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Distribution networks - CRS

Computerised Reservation Systems (CRSs - also known today as Global Distribution Systems - GDSs) act as technical intermediaries between the airlines and the travel agents. The CRSs provide their subscribers with instantaneous information about the availability of air transport services and the fares for such services. They permit travel agents, whether brick-and-mortar or on-line, to make immediate confirmed reservations on behalf of the consumer.

As these distribution channels might influence the consumer choice, a 1989 Regulation (No 2299/89), last amended in 2009, ensures that air services by all airlines are displayed in a non-discriminatory way on the travel agencies' computer screens.

Regulation 80/2009 entered into force on 29 March 2009. In comparison to the previous EU legislation on the same subject, technological (developments linked to the internet) and market developments (airlines' direct sales to consumers) allowed for a substantial simplification of the legislative framework by giving more flexibility to CRSs and air carriers to negotiate booking fees and fare content. Regulation 80/2009 nevertheless maintained safeguards that protect against potential competitive abuses by airlines owning or controlling a CRS (parent carriers). It also introduced enhanced rules for the protection of passenger/personal data.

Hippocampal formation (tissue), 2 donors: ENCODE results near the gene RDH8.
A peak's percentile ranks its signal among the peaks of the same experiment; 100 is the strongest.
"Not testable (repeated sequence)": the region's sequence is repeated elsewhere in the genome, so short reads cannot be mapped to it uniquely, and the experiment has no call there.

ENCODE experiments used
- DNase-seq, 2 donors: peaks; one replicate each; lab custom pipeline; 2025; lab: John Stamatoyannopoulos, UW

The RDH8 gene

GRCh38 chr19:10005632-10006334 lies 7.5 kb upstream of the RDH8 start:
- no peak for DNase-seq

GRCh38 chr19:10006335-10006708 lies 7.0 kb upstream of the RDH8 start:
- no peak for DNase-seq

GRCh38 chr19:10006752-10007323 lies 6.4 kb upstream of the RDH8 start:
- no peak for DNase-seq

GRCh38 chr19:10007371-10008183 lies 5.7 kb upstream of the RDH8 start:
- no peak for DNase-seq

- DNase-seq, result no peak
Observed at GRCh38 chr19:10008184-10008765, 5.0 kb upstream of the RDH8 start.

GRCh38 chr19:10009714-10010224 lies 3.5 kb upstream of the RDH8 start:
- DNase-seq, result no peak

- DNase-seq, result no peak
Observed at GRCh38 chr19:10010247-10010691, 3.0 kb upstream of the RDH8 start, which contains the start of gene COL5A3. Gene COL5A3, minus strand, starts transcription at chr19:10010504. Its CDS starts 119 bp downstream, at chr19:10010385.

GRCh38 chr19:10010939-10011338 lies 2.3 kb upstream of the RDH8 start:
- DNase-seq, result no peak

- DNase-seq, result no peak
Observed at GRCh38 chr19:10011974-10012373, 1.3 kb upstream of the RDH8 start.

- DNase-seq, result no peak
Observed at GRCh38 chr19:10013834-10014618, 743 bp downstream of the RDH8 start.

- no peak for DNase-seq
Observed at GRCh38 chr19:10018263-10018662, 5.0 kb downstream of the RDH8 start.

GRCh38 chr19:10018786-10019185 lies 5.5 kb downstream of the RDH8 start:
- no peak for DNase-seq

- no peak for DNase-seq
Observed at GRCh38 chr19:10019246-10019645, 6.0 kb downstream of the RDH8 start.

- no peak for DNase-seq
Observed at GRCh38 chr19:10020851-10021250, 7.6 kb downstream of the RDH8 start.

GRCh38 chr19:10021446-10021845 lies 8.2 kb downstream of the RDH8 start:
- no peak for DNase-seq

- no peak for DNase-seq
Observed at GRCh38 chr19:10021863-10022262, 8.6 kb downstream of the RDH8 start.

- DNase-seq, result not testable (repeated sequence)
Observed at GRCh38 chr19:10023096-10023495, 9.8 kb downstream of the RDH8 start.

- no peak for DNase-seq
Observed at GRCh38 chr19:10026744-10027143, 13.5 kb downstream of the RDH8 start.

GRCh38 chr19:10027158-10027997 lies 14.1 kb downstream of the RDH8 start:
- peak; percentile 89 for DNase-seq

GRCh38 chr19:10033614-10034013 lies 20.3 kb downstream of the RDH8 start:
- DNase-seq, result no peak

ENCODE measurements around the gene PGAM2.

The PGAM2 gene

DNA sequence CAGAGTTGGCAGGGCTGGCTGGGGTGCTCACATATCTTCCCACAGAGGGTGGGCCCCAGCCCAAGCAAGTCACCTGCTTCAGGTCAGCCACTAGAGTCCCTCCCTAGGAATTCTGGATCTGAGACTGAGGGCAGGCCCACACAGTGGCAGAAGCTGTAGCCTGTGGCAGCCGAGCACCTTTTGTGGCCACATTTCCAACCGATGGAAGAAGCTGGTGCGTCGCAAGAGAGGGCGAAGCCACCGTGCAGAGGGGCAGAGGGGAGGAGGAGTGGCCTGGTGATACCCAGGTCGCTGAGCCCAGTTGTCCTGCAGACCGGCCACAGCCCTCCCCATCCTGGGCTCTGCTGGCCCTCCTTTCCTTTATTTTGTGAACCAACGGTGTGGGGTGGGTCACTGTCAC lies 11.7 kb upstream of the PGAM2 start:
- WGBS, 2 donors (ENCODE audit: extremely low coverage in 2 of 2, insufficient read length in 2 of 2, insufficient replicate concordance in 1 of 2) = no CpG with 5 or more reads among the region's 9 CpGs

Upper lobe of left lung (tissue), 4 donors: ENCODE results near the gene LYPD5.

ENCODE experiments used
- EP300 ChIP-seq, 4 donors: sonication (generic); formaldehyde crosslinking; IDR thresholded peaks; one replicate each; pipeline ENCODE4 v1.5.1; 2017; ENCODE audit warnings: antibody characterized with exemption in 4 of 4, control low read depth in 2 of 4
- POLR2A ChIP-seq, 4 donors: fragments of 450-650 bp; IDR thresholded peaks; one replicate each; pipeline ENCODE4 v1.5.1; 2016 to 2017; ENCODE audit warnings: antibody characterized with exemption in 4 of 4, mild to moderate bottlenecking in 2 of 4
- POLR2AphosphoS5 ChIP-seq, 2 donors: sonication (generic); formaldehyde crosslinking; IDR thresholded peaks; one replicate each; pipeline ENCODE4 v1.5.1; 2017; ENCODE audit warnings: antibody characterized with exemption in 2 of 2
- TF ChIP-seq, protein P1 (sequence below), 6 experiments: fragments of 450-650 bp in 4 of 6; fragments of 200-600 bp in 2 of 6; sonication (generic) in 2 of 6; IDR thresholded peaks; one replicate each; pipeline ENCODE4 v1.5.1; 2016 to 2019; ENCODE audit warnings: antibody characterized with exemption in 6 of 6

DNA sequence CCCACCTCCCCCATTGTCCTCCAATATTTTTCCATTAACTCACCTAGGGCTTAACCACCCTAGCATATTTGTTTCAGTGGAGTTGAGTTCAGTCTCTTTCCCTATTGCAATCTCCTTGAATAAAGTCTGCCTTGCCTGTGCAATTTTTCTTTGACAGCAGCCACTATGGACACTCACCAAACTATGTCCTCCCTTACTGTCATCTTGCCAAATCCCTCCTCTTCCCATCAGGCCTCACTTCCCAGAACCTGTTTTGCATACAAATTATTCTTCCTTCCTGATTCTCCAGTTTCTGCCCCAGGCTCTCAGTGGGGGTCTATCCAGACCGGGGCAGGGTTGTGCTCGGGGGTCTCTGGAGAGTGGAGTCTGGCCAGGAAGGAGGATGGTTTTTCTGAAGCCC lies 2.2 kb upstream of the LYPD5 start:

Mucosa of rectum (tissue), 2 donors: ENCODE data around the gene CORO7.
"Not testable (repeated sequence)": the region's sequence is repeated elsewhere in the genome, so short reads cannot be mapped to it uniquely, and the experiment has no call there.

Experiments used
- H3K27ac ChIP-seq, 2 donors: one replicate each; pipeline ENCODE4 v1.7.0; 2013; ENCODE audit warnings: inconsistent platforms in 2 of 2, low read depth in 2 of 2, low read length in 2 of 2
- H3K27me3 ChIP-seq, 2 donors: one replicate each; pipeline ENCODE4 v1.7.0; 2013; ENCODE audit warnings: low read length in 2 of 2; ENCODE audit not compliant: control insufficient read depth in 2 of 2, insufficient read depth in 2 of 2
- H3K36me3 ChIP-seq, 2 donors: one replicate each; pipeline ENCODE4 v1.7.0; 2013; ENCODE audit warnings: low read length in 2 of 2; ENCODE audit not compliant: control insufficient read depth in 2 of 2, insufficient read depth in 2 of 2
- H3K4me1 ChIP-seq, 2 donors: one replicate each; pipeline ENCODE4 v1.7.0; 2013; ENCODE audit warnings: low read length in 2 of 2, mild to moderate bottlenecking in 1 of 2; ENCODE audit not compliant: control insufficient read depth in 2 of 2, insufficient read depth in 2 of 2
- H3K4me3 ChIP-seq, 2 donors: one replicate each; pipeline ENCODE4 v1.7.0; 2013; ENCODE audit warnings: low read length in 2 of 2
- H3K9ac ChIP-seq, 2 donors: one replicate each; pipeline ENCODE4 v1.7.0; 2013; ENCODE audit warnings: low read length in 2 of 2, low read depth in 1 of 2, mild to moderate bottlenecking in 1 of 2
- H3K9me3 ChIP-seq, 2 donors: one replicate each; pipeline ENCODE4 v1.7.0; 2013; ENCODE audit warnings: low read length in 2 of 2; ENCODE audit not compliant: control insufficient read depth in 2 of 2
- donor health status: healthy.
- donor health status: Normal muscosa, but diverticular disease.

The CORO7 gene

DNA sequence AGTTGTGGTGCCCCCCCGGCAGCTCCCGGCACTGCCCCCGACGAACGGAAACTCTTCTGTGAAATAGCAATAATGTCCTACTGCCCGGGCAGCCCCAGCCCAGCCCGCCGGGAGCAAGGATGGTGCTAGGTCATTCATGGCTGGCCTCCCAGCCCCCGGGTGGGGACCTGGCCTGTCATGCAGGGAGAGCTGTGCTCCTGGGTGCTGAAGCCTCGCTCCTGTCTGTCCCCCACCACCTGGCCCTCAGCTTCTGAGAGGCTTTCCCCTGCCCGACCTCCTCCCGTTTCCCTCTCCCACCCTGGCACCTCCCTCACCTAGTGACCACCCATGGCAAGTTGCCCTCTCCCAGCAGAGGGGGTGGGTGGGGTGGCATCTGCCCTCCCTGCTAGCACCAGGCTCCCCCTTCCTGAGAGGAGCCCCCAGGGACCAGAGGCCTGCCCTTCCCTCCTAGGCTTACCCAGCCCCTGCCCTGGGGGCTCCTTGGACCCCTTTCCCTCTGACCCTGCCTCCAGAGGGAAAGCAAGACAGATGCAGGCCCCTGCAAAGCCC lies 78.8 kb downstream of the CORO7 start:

Legislation

Regulation (EC) No 80/2009 of the European Parliament and of the Council of 14 January 2009 on a Code of Conduct for computerised reservation systems and repealing Council Regulation (EEC) No 2299/89

 

Policy and other related documents

Summary of the Impact Assessment

Explanatory note with regard to the definition of a ‘parent carrier’ in Regulation (EC) No 80/2009 of the European Parliament and of the Council on a Code of Conduct for computerised reservation systems and repealing Council Regulation (EEC) No 2299/89

Study on Computerised Reservation Systems